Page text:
25 years ago: Italy brutalizes and expels Albanian refugees
This week in 1991 saw the deportation of nearly 18,000 Albanian refugees from Italy. The event constituted one of the most massive forced expulsions of refugees seen in Europe since the fascist atrocities of the 1930s.
All but a few hundred of the refugees were loaded onto ferries and Italian air force planes and shipped back across the Adriatic Sea less than a week after having arrived aboard a commandeered freighter on August 8, 1991. Their deportation followed days of extreme brutality at the hands of Italian security forces and inhuman conditions in the makeshift concentration camps set up by the authorities.
When the ship reached the Italian coastal city of Bari, many of the refugees attempted to evade security forces by jumping overboard and swimming to shore. All of them were rounded up and herded into a soccer stadium or held on the docks.
At least 3,000 Albanians were held under cramped conditions on the Bari docks for nearly four days with little food, no restrooms, beds or shelter. By the end of the ordeal, many lay on the concrete dock, overcome by the sun and faint from lack of food and water.
Anger over conditions erupted into a bitter clash on Sunday, August 11, when dozens of youths hurled chunks of concrete at police distributing bread and water. The Italian security forces responded to this apparent protest over the meager rations with volleys of teargas canisters and gunfire. A firefighting boat was brought alongside the docks to turn its high-pressure hoses on the Albanians.
At the stadium concentration camp, the refugees, most of them unemployed young men, repeatedly attempted to break out, only to be met by baton charges and gunfire. At least three Albanians were taken to Italian hospitals after being shot by troops.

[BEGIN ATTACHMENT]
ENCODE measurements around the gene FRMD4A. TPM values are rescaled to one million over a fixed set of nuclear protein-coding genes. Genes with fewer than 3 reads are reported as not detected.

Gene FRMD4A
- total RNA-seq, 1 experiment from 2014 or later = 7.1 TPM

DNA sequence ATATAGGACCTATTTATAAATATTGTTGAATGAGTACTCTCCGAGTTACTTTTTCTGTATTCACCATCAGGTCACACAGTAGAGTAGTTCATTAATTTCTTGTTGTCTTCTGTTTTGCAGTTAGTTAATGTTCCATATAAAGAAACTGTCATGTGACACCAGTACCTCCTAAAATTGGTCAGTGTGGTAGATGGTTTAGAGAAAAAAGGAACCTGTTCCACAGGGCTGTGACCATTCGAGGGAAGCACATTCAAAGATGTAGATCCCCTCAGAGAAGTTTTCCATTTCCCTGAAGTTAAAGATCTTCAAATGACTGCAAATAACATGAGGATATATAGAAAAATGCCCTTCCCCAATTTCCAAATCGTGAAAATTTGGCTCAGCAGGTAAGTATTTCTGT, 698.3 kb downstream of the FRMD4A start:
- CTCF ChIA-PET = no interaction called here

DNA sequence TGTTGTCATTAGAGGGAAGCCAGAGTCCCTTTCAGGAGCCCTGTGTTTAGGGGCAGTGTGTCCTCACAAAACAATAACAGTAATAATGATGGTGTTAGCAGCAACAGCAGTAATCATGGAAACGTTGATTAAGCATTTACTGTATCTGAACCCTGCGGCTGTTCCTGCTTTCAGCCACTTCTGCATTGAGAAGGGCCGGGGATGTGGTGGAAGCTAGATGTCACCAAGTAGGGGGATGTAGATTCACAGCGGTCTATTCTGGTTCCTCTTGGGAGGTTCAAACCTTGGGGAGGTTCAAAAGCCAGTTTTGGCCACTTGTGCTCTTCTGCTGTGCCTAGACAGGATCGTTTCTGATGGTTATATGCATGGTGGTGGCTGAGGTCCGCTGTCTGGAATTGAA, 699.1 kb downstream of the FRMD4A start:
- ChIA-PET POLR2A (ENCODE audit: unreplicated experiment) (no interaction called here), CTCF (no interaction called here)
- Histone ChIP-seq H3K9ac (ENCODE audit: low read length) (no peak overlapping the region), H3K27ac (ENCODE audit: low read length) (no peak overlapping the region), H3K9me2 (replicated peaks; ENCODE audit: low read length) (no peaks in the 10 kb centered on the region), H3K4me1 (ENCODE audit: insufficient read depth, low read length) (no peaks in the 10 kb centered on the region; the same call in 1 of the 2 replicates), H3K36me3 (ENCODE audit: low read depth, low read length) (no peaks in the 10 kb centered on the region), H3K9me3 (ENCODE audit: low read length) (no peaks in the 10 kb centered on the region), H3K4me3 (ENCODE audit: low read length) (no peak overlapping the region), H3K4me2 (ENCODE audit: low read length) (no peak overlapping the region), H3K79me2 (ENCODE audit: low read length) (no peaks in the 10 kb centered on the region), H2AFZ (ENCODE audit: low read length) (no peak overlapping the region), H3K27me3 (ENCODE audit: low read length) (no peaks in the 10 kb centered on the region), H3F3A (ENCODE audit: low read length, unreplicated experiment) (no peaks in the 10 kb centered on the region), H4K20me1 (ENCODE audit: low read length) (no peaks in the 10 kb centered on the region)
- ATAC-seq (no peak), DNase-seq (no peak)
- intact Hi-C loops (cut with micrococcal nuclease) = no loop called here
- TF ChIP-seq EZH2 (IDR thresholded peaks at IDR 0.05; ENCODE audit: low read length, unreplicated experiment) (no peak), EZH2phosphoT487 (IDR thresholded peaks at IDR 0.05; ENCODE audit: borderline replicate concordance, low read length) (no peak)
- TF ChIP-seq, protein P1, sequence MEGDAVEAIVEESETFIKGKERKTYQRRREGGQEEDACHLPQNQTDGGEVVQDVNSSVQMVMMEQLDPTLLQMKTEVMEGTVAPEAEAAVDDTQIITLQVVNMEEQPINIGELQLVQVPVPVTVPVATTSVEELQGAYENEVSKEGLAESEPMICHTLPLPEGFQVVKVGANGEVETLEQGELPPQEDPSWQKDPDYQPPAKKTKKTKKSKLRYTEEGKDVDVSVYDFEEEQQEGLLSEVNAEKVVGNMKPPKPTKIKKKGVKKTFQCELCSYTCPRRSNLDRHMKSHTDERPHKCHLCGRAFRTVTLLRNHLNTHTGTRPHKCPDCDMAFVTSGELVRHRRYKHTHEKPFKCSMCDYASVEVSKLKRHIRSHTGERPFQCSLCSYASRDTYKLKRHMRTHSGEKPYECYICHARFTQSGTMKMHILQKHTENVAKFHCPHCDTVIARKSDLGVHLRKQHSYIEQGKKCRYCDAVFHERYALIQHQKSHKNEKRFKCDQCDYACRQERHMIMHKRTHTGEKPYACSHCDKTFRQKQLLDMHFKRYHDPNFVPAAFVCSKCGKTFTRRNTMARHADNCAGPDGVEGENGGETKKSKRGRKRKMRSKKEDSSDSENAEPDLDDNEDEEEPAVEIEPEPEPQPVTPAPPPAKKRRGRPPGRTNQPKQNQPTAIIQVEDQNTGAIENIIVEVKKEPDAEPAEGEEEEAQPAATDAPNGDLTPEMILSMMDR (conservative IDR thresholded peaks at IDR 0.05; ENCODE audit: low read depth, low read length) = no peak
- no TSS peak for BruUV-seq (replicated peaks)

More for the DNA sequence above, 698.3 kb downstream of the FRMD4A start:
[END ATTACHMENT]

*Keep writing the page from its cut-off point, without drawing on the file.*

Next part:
The refugees were given the absolute minimum amount of bread and water, while being kept without shelter or toilets under the sun in the blistering heat of the Italian summer.
The drive to restore capitalism in the states formerly ruled by Stalinist bureaucracies signified neither a flowering of democracy nor a new prosperity, but the imposition of brutal deprivation and dictatorship, supported and enforced by the imperialist powers themselves. The extreme cruelty shown to the Albanian refugees was a calculated warning to others seeking to escape the conditions brought on by capitalist restoration.
50 years ago: Anti-riot bill passes house
On August 8, 1966, in response to the wave of ghetto uprisings by minority workers and youth, the US House of Representatives, by a voice vote, passed an amendment to civil rights legislation making it a federal crime to use interstate transportation to incite to riot. The amendment was supported by many northern liberal members of Congress. The final vote in the House was 389 to 25. It was attached to civil rights legislation supposedly designed to provide protection against racial violence and intimidation.
Supporters of the amendment claimed that the ghetto rebellions, sparked by conditions of poverty, racism and police brutality, were in fact the work of mysterious “outside agitators.” Typical of the demagogy used to whip up hysteria in the middle class were the comments of Republican William C. Cramer of Florida, the sponsor of the amendment, who declared, “the people of this country are crying for Congress to take action [against] fires, looting, vandalism, violence and death that have become bywords of the American summer.”
Cramer said the measure would help stop the distribution of “inflammatory” literature. Roman C. Pucinski, a Democratic congressman from Illinois, waved a copy of a leaflet that he claimed had been distributed in Chicago before the rebellion and demanded the government “restore law and order.”
At the same time, a grand jury in Cleveland, Ohio issued a report making the claim that the recent disturbances in that city were the work of “trained and disciplined professionals,” including black nationalists and members and leaders of the Communist Party USA, the organization of aging Stalinists who were loyal handraisers for the Democratic Party and the AFL-CIO bureaucracy.